RALEIGH — The Carolina Hurricanes’ season finale Saturday at PNC Arena was full of emotions.
It started with a moment of silence, followed by a rendition of “Oh, Canada” as a tribute to those killed and injured in the Humboldt Broncos’ bus crash the day before. It was the first NHL game for Nicolas Roy, recalled to fill in for an injured Brock McGinn.
And it was possibly the last game for several Hurricanes — most notably goaltender Cam Ward, but also a locker room full of players with uncertain futures thanks to a proclamation from new owner Tom Dundon that there is a need for roster changes.
On the ice, there was little for the Hurricanes to play for outside of pride, yet they still managed to end the season on a high note with a 3-2 overtime win over the Tampa Bay Lightning in front of 15,402 in Raleigh.
Hurricanes defenseman Haydn Fleury fed a pass to a streaking Teuvo Teravainen, who dished the puck wide to Elias Lindholm for a one-timer that beat Lightning goalie Louis Domingue just 49 seconds into overtime to give Carolina the win.
“You’ve seen numerous OTs we’ve been really good on and haven’t got the result,” coach Bill Peters said of the overtime winner. “… Next you thing you know, Fleury makes a great play — hasn’t played a lot in OT — makes a great play to find it looks like Teravainen late, and then Lindy finished it.
“So really good way to end, and that’s win No. 318 of Wardo’s career. So good for him.”
Ward’s win could be his last in Carolina. He will be an unrestricted free agent on July 1, and while not the main problem in net — that would be Scott Darling and the three years, $11.85 million remaining on the contract he signed last summer — the fact remains he is the one constant in the team’s nine-year playoff drought.
“The uncertainty and unknown of what’s going to happen, it can be scary at times,” Ward said. “I try to control what I can control. I’ve kind of learned that throughout my career, that those things are kind of out of your own hands, just control what you can do on the ice and help this team win.
“And it was a different role for me this year,” Ward (32 saves) continued. “I love playing with Scott. He’s a great guy. We were hoping we were going to be the tandem to get to the playoffs, and obviously, that didn’t happen.”
For a night, however, the Hurricanes were a match for one of the top Stanley Cup contenders.
Jordan Staal — announced earlier in the day as the winner of both the Steve Chiasson Award (chosen by teammates as the team’s most dedicated player) and Joe Vasicek Award (chosen by the Carolina chapter of the PHWA for cooperation with the media) and already Carolina’s nominee for the Masterton Trophy — got Carolina on the board early.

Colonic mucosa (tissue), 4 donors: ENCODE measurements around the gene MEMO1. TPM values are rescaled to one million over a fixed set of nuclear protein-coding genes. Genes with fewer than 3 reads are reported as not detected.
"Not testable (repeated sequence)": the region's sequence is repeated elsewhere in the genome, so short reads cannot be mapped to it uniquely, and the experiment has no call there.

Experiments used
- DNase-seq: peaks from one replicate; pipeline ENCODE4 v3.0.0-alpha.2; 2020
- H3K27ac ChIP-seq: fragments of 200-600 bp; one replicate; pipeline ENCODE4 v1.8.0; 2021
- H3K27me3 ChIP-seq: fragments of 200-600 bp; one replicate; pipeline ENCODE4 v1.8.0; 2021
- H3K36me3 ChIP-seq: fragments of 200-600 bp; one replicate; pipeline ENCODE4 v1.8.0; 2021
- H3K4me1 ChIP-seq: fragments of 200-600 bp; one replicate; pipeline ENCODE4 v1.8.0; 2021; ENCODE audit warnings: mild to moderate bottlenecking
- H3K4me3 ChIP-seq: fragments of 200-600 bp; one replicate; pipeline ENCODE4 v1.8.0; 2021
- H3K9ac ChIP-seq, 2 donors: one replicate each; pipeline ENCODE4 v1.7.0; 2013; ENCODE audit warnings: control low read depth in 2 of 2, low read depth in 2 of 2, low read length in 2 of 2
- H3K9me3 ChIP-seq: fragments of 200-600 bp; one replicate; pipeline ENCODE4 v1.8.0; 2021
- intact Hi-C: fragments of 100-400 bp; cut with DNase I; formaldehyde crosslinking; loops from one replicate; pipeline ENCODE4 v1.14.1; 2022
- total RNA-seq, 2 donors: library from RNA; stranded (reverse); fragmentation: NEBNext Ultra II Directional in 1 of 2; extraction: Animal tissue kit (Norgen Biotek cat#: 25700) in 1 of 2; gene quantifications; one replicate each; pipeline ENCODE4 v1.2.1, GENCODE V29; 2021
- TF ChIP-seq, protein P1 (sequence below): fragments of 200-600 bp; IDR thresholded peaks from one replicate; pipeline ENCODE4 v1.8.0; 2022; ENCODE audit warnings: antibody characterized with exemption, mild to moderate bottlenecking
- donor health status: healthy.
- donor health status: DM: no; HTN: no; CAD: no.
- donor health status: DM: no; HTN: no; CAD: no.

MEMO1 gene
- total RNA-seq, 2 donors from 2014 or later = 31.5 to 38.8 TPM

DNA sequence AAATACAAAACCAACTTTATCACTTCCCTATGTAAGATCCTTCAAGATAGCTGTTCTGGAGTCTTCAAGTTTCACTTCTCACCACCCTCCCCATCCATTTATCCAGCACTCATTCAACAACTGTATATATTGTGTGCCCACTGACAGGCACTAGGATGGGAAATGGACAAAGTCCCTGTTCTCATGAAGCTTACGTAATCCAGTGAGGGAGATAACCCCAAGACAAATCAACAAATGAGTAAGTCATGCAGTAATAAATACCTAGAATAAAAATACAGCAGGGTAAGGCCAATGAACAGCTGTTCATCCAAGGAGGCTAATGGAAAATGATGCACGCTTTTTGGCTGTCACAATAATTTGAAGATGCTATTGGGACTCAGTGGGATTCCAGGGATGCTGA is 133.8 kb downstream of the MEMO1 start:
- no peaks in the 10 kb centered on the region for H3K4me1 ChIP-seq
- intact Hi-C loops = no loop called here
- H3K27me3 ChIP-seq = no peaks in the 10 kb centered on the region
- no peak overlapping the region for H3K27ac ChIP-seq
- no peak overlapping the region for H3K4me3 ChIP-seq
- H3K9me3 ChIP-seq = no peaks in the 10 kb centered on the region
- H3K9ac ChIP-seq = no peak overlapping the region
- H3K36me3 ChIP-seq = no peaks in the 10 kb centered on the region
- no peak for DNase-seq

Just 19 seconds into the game, Staal’s centering pass redirected in off the skate of the Lightning’s Ondrej Palat to make it 1-0.
Then with 2:24 left in the period, his linemate Justin Williams stretched the lead to two when he put the puck in a vacant net from the side boards after Phil Di Giuseppe was pushed into a sprawling Domingue by defenseman Dan Girardi. Tampa Bay challenged the goal, but it was upheld.
The Lightning cut the lead in half early in the second period. Ryan Callahan got his fifth goal of the season, wristing a shot thru a screen by teammate Cedric Paquette and Carolina defenseman Klas Dahlbeck to make it 2-1 at 3:30 of the middle frame.
Palat made up for his earlier own goal, one-timing a pass from J.T. Miller alone at the right circle with 8:49 remaining in regulation to tie the game.
Peters pointed to that goal, along with an overtime stop by Domingue on Jaccob Slavin, as “here we go again” moments that reminded him of the team’s struggles throughout the season.
“We needed to win the games like tonight,” Peters said when asked about his reflections on the year. “Two-one game, we’re trying to do the right thing on the game-tying goal, handing off a stick. Probably won’t go get a stick next time, right?”
This time, however, the Hurricanes found a way to finish the game in overtime and earn the extra point for a final 36-35-11 record — good for just sixth in the Metropolitan Division and 14 points behind wild card winners Columbus and New Jersey.
It is also the end of an era. Dundon will surely want to shake up a team that underperformed again, especially after removing Ron Francis as general manager. The futures of Ward, Peters and several others — Jeff Skinner? Justin Faulk? Scott Darling? — are all certainly up in the air.
For a moment, the Hurricanes were able to feel the thrill victory after another season of agony. The next three or four months might not be so kind.
Notes: Roy drew two penalties in his NHL debut. He was one of four players, along with Fleury, Roland McKeown and Valentin Zykov, to be reassigned to the Charlotte Checkers following the game. … The Checkers clinched a playoff berth with their win Saturday. … The Hurricanes had eight players finish with at least 15 goals.